Splendor of Silla next on repair list
After all, for about a thousand years, the city used to be the ancient capital of the Silla Dynasty (57 BC-AD 935), one of the richest and most colorful kingdoms in terms of culture and arts in Korean history.
When Koreans think of Silla, the first few images that come to mind are sumptuous gold accessories, explicitly portrayed clay dolls and mysterious-looking clusters of humongous tombs where these relics were uncovered.
However, it’s true that when people actually visit Gyeongju - about a three-hour train ride from Seoul - many of them may feel disappointed and realize that Gyeongju is not really Kyoto when it comes to things to see.
For starters, although Silla was a dynasty in which there were kings and queens who adorned themselves in glittering gold accessories all over - yes, men also - as seen in historical dramas and movies, there is no palace to visit.
But that is about to change.
A project to re-create Gyeongju in the form of its heyday during Silla has kicked off. On Jan. 27, a committee that will oversee the project was launched; on Jan. 17, the regional governments - Gyeongju City and the province of North Gyeongsang - as well as the Cultural Heritage Administration secured 16.6 billion won ($15.4 million) for the project. The three organizations had signed an agreement to cooperate on the project on Oct. 21.
However, it will be years before the Silla-era splendor is restored. The project is slated to be completed in 2025 in different phases.
Some time during the eighth century, the heyday of Silla, some 170,000 households lived in Gyeongju and its population amounted to about one million.
Historians say that during that time, Gyeongju was comparable to Chang’an, an ancient Chinese capital known as Xian today; Constantinople, once the largest and wealthiest European city; and Baghdad, a significant cultural, commercial and intellectual center for the Islamic world.
Koreans are hoping to restore Silla’s past glory that existed 1,500 years ago by restoring its palace and surrounding structures. They include a nine-story wooden pagoda known as the Hwangnyong Temple (Korea’s Historic Site No. 6), which was the largest at that time, and Woljeong Bridge, Korea’s first bridge with a roof, among others.
It is unclear, though, when exactly the Silla palace was built and destroyed. Koreans can only take some hints as to what it might have looked like, from Samguksagi, known as “The Chronicles of the Three States.”
For instance, Anapji in Gyeongju, a royal garden that consists of a pond and had various animals and plants, was part of the palace.
“During the 14th year of King Munmu (674), [they] built a pond, made mountains and raised rare birds and animals,” Samguksagi said.
Anapji was located to the west of Donggung, one of the structures of the Silla palace. The royal family threw banquets to entertain important guests from abroad. It was considered, at that time, a new kind of zoo and botanical garden. Today, Anapji remains and is one of Gyeongju’s tourist attractions.
Besides Anapji, the Wolseong Fortress, in the shape of a half moon, was built in 101 to protect the palace and lasted about 800 years, records say. Also, Woljeong Bridge, built in 760, was used by royal families when leaving the palace grounds. Restoration began in 2008 and is still under way.
Based on some of these scattered pieces of information, Korean scholars believe that the Silla palace was probably demolished during the Goryeo Dynasty (918-1392). If some of the remnants managed to survive, they likely were lost during the Japanese invasions of 1592-98, known in Korea as the Imjin War.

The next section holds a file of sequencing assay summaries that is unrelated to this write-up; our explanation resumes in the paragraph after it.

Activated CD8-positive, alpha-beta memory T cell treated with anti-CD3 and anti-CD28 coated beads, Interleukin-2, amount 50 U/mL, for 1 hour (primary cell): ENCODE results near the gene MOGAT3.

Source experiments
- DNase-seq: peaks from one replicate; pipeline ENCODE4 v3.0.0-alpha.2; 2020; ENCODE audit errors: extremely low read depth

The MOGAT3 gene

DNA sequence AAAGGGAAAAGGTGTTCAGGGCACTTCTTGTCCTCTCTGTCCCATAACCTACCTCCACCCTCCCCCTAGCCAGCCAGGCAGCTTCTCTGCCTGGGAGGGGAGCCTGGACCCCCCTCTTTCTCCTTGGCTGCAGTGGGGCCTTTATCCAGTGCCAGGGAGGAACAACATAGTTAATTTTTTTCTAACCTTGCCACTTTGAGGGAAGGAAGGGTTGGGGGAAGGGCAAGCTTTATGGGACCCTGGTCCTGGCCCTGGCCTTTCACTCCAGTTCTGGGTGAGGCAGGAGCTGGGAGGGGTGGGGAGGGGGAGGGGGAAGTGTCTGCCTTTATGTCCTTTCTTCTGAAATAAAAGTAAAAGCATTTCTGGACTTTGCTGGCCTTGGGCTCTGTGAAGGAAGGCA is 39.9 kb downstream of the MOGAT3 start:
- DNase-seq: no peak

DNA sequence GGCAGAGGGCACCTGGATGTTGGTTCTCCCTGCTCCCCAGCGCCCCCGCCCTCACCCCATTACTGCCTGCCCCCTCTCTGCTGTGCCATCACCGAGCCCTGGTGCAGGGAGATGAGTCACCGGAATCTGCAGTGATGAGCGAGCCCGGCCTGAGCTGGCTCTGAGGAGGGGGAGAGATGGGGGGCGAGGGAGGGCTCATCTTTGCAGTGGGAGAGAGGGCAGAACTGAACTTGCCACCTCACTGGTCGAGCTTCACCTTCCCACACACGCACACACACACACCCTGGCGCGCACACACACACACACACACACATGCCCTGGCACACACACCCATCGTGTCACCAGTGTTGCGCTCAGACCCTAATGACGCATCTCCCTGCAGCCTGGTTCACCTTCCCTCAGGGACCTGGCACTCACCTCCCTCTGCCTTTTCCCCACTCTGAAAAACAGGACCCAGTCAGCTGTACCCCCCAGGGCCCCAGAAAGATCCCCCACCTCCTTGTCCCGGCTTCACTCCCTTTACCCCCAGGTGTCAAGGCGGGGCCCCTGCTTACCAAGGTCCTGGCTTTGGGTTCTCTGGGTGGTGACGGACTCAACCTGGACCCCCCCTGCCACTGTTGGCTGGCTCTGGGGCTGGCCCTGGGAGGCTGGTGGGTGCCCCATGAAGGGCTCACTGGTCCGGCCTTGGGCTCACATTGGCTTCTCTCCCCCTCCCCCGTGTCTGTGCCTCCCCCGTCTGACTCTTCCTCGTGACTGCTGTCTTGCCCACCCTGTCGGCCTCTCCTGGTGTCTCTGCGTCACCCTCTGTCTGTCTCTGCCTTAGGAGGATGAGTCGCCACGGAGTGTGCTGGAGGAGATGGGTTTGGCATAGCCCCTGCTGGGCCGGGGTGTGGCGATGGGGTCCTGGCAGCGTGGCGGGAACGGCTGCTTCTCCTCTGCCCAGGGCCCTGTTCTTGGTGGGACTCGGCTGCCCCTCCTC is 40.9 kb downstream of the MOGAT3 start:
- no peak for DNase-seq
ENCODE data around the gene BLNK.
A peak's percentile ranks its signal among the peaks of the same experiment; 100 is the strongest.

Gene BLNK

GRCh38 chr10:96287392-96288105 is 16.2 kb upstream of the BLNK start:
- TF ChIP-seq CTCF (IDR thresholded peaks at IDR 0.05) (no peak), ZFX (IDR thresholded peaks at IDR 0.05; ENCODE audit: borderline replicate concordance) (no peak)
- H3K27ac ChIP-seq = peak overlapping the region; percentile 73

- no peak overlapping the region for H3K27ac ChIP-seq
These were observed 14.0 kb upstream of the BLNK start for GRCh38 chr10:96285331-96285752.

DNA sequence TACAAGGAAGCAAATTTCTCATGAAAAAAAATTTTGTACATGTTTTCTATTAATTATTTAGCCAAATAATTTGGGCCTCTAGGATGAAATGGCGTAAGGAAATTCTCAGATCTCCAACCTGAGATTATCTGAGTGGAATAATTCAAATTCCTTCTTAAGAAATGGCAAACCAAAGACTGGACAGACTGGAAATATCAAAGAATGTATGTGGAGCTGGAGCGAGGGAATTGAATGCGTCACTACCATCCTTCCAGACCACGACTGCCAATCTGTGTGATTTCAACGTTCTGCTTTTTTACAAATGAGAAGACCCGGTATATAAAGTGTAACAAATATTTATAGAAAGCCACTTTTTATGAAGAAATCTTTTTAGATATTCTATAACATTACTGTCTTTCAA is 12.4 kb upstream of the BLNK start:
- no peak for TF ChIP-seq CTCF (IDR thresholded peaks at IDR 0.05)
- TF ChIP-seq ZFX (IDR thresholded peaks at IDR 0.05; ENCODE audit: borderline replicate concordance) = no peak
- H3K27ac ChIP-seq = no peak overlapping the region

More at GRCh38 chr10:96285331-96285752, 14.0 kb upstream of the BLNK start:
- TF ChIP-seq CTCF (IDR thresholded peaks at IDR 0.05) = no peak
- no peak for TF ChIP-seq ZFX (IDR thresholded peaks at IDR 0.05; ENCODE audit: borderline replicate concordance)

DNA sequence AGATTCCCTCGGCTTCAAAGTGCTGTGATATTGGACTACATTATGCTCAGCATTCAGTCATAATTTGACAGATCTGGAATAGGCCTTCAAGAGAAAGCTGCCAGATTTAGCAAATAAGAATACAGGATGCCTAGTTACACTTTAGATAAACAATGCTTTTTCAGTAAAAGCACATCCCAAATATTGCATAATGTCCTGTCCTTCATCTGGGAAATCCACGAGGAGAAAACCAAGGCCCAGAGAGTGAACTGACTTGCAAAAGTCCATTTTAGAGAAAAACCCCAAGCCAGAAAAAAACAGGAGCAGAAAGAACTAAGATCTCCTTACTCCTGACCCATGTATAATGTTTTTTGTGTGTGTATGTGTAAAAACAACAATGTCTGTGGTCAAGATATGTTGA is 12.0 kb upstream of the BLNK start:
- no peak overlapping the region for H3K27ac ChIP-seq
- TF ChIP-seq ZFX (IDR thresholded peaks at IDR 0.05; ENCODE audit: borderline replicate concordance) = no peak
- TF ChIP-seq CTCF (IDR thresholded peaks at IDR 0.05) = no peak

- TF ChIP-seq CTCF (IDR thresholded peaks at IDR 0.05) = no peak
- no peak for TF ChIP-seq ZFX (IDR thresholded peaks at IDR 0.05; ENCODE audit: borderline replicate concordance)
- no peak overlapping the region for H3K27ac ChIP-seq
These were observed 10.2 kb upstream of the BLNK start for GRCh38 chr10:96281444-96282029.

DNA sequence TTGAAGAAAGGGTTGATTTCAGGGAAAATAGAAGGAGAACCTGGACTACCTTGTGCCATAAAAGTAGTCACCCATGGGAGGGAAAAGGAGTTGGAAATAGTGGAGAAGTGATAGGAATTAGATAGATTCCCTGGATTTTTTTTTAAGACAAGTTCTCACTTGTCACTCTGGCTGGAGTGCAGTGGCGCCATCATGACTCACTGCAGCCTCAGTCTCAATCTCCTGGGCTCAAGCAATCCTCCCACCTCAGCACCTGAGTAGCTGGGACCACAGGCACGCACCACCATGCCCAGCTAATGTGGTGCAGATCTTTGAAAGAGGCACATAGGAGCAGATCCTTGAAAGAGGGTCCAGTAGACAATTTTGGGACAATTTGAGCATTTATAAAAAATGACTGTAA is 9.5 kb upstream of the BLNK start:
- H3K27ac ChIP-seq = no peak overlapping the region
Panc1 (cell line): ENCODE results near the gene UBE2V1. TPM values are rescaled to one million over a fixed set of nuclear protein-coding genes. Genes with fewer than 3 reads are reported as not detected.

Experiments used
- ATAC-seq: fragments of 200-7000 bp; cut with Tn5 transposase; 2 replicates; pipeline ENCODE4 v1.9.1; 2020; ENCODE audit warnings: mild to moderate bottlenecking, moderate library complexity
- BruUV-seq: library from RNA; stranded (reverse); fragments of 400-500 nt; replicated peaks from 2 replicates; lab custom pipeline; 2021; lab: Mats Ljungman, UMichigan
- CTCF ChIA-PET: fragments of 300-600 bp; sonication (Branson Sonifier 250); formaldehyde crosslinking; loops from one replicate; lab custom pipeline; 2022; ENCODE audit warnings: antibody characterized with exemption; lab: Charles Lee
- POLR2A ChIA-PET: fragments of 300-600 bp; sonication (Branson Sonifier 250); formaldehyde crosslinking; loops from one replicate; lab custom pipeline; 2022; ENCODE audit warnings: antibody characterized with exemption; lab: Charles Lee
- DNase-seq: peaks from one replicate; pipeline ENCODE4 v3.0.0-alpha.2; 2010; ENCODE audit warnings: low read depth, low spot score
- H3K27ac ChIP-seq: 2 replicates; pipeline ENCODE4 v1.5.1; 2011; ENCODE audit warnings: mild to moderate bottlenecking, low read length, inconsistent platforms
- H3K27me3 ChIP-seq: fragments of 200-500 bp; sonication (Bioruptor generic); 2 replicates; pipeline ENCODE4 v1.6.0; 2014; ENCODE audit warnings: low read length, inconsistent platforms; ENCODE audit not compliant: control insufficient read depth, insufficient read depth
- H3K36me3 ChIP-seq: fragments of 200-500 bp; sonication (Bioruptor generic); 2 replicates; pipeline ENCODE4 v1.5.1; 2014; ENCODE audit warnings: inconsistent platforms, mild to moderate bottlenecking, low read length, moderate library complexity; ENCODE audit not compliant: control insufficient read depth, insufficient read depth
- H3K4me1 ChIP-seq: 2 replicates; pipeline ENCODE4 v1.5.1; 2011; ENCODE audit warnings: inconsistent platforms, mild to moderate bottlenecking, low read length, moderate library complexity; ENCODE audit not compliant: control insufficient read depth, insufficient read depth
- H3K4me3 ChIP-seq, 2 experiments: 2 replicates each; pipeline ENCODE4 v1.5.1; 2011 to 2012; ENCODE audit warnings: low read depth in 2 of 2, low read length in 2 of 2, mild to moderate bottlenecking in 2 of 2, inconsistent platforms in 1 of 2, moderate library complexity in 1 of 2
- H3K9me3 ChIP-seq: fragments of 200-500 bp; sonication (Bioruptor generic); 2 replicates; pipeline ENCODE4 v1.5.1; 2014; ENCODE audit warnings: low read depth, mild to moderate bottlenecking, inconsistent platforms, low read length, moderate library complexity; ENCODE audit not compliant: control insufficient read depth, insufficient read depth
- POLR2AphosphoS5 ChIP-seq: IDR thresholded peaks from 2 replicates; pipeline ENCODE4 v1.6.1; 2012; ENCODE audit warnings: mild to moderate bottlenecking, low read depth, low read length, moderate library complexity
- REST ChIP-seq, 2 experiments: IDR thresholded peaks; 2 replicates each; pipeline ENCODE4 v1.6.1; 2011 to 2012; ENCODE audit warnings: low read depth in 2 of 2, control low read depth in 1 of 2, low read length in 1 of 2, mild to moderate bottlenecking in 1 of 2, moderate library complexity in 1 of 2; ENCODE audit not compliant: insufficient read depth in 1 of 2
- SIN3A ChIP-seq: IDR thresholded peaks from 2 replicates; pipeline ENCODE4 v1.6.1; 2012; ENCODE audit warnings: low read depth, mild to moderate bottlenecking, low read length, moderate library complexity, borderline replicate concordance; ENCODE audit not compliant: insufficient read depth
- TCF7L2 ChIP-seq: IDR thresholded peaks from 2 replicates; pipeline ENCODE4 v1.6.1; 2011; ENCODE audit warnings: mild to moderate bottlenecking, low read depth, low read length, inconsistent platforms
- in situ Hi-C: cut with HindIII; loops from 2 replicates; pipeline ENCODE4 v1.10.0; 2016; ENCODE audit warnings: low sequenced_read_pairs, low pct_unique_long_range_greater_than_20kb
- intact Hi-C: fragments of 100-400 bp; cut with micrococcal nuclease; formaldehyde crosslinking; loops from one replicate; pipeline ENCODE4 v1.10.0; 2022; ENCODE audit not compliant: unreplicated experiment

Historians have increasingly called on the need to restore the Silla palace and its surrounding structures, like the Daming Palace (“Palace of Great Brilliance”) in Xian, China, and Heijo Palace in Nara, Japan.
Previous administrations have attempted such a project, but the main boost came when President Park Geun-hye chose the project during her campaign as one of her pledges for the region.
“I have high expectations that Gyeongju will see its past glory restored as a legendary ancient capital in the world,” said Kim Kwan-yong, the governor of North Gyeongsang. “We hope to attract more visitors, historians and also introduce regulations to better manage the city.”
The number of tourists coming to Korea rose to more than 10 million in 2013, from just 10,000 in 1961. But the number of people visiting Gyeongju - which, along with Jeju and Busan, are the most popular regions to visit outside of Seoul - has failed to see such a hike.
“Many Gyeongju residents feel victimized,” one resident said. “Because there are so many relics underneath, Gyeongju is not as developed as other cities. Yet, it’s not like we are a ‘hot’ tourist spot like Jeju or Busan, either.”
During the first phase - between this year and 2017 - the Woljeong Bridge will be restored completely. Also during this period, historians will conduct academic research, work on finding documents and hold archaeological excavations.
Between 2017 and 2025, the government will work on the Wolseong Fortress, then the Hwangnyong Temple. They also plan to keep 3-D data of the restoration process of the Hwangnyong Temple.
The government will continue its excavation and maintenance of the Jjoksaem District, a 36,422-square-meter (nine-acre) area containing the largest concentration of ancient Silla tombs dating from the fourth to the sixth century.
Eventually, it wants to choose some of the tombs that could best showcase the cultural excellence of Silla and hold an exhibition on them.
Choe Kwang-shik, the head of the committee that will oversee the project and former culture minister, said, “The restoration of the Silla palace is a long-cherished wish [of the Koreans today]. We must preserve this cultural property of such high value and pass it on to our next generation.”
BY KIM HYUNG-EUN [firstname.lastname@example.org]